Our handcrafted wooden boat, not much bigger than a canoe, struggled against the current as we made our way up the Lemro River in western Myanmar. The vessel was essentially a smaller version of a long-tail boat commonly seen on Bangkok’s Chao Phraya River. Powered by a tiny two-stroke engine, the boat was not built for speed and it took the better part of two hours to reach our first destination; a cluster of tiny villages in Chin State, home to a remarkable group of women known as the Tattooed Ladies.
Sharing borders with Rakhine State and Bangladesh, Chin State in western Myanmar is a remote and largely undeveloped region. Covering an area of over 13,000 square miles (36,000 km²), it has the highest poverty rate of any state in the country. Many of its mountainside villages are essentially isolated due to a lack of infrastructure. Most of the state’s 780,000 people are known as the Chin. They are one of Myanmar’s “major ethnic groups”. The Chin people are further subdivided into numerous tribes.
Visiting ethnic villages in neighboring Chin State is a popular activity with the few travelers that make the journey to Mrauk-U in Rakhine State. The highlight of the trip is meeting and interacting with the famous tattooed ladies. Generations ago the young girls of these villages had their faces covered in tattoos. Applied with plant thorns, intricate patterns were painfully applied using soot from burned tree bark mixed with leaves and water as ink.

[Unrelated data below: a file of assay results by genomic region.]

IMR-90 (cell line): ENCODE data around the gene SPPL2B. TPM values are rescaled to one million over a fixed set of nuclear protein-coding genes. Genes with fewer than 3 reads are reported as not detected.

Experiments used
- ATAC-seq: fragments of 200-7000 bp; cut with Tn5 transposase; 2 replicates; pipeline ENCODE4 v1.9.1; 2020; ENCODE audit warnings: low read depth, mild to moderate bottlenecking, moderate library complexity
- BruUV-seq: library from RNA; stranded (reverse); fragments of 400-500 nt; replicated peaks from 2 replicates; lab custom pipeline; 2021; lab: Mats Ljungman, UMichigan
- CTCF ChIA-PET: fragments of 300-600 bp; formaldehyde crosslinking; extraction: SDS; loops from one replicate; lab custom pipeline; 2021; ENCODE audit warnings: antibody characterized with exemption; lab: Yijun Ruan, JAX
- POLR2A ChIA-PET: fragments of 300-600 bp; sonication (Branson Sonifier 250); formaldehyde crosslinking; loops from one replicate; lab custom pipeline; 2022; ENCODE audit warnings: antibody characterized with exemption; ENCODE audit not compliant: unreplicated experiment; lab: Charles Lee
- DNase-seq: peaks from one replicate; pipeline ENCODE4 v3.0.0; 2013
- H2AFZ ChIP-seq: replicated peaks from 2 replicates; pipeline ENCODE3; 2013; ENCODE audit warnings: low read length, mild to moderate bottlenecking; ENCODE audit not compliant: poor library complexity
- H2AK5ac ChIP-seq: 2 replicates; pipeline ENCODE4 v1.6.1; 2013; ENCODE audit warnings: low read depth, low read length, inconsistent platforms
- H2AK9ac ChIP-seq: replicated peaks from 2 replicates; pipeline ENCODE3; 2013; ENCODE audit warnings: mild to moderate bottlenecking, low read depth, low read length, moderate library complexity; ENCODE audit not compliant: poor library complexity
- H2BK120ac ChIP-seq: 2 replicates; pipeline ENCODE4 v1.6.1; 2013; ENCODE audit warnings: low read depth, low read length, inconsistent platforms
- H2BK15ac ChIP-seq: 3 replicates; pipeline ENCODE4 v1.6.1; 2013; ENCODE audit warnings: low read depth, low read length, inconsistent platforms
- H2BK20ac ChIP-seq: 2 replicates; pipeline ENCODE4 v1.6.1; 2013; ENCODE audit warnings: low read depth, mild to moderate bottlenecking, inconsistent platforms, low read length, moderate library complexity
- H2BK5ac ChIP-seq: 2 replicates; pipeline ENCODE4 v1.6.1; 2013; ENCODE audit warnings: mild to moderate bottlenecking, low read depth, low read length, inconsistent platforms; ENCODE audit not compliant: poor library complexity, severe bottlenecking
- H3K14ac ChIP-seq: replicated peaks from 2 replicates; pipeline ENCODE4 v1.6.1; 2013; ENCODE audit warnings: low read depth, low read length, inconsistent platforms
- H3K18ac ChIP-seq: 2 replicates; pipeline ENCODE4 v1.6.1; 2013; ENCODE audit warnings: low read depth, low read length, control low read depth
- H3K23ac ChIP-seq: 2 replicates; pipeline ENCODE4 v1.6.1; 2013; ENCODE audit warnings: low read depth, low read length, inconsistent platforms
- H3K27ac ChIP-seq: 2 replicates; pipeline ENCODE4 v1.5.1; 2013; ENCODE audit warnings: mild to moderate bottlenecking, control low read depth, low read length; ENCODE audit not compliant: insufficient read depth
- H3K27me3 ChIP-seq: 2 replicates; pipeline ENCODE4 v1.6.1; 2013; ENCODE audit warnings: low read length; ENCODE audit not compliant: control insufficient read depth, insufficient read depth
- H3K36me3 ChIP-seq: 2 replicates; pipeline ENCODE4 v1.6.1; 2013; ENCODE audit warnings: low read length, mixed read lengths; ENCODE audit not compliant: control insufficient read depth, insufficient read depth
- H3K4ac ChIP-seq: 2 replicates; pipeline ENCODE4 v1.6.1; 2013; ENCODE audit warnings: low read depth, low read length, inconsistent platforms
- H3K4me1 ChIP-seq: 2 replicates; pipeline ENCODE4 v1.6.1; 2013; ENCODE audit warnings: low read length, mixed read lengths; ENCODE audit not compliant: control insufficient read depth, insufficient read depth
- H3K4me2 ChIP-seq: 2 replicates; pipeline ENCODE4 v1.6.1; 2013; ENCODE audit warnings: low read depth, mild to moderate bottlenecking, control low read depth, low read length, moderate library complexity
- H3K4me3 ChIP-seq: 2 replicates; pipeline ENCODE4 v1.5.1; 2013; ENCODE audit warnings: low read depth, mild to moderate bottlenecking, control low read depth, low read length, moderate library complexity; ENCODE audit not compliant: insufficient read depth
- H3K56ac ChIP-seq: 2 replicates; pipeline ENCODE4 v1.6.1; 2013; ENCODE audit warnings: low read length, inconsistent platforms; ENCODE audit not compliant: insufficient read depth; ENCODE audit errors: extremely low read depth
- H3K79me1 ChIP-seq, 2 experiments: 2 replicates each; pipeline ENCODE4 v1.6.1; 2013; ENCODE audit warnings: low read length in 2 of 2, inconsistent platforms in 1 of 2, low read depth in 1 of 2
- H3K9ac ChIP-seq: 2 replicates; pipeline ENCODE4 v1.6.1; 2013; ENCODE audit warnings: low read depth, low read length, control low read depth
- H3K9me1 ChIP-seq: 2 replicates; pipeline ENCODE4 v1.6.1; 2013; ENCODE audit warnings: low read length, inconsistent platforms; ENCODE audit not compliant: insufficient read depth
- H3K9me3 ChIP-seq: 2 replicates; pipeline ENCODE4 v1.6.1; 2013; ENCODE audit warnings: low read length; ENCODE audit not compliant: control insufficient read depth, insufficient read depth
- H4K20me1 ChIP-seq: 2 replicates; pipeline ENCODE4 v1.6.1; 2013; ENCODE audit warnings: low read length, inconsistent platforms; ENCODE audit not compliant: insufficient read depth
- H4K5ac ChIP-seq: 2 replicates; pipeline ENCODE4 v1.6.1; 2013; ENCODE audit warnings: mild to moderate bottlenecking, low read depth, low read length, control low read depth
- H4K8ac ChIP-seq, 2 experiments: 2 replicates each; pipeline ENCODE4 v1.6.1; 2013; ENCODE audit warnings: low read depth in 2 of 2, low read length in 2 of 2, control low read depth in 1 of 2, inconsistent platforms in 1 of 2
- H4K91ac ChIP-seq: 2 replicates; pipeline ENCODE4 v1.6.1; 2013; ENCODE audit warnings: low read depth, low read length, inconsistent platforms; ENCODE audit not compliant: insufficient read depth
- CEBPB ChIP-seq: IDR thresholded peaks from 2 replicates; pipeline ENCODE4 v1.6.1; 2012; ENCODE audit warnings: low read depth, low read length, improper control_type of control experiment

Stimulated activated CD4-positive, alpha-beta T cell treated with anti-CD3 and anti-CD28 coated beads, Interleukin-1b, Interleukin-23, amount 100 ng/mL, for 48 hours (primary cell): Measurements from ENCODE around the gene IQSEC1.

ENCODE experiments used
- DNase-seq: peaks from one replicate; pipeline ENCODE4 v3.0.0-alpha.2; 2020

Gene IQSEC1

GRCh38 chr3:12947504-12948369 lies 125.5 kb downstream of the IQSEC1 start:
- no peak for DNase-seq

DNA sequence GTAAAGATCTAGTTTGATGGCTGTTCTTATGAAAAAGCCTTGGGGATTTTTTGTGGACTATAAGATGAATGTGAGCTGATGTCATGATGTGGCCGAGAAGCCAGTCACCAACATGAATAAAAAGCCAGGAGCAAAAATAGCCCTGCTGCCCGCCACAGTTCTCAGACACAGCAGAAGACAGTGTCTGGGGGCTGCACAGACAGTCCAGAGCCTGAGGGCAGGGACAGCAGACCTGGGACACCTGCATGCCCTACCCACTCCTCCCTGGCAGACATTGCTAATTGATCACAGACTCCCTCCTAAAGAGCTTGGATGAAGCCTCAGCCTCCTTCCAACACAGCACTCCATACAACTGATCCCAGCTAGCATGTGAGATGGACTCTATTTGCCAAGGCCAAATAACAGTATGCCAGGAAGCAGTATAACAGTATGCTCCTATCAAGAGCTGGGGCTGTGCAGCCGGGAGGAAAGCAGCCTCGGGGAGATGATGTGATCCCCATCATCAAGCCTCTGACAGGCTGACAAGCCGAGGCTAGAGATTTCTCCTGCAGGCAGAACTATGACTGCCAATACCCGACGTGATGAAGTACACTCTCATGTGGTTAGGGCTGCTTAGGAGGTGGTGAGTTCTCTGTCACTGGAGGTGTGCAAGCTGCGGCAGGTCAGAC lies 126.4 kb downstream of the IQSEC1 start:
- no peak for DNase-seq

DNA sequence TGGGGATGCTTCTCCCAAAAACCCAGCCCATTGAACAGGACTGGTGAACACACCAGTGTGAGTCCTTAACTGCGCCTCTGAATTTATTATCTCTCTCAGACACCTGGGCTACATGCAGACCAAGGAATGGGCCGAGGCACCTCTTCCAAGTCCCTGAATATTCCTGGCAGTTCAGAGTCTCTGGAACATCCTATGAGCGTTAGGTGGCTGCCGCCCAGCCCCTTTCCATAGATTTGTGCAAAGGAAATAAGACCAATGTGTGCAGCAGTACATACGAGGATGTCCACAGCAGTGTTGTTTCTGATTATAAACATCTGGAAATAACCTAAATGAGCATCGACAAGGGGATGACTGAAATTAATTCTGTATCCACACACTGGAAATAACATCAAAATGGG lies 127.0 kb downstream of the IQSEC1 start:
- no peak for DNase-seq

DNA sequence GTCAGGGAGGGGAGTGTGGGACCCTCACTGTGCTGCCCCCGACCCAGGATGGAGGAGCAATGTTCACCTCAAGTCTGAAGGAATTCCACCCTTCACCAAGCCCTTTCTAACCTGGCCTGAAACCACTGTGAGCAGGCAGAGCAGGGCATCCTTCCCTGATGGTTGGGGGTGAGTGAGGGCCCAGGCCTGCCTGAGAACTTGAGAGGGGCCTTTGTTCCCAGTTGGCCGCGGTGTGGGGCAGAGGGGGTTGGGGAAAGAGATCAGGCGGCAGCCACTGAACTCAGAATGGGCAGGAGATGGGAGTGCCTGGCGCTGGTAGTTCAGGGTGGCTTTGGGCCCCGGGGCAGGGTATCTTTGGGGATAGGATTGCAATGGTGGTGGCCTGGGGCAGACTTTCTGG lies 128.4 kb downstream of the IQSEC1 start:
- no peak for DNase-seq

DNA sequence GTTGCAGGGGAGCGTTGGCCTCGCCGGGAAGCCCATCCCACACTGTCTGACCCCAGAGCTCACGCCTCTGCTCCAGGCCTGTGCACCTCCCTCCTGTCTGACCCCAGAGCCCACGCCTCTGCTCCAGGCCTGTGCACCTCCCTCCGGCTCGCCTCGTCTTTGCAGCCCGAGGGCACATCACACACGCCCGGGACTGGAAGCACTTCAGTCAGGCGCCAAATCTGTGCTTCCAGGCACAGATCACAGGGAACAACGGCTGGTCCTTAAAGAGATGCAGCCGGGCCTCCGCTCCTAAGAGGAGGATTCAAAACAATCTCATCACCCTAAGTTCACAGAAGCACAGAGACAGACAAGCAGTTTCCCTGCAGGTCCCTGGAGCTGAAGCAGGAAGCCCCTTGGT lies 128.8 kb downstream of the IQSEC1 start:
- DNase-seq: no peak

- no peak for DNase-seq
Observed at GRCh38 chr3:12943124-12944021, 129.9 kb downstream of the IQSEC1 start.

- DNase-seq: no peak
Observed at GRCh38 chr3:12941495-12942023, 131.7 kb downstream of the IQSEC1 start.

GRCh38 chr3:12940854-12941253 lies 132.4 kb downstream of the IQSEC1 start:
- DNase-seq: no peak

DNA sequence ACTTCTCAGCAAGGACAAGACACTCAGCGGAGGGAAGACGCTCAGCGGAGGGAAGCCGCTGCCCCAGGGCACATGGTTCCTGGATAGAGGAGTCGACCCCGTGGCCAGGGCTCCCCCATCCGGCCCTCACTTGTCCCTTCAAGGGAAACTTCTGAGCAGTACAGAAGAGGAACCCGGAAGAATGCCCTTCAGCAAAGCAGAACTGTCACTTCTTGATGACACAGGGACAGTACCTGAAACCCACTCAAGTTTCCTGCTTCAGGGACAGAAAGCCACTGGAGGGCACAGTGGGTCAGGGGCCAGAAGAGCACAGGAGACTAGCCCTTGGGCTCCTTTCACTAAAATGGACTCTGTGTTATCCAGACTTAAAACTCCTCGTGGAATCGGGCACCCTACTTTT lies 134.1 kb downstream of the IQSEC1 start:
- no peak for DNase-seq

There are several possible explanations for this unusual custom. One theory is that the women were marked to make them unattractive and therefore less likely to be kidnapped by rival ethnic groups. Others think that the markings were done as a way to differentiate people from various clans or villages. As time passed the tradition became an accepted cultural norm and the tattoos were […]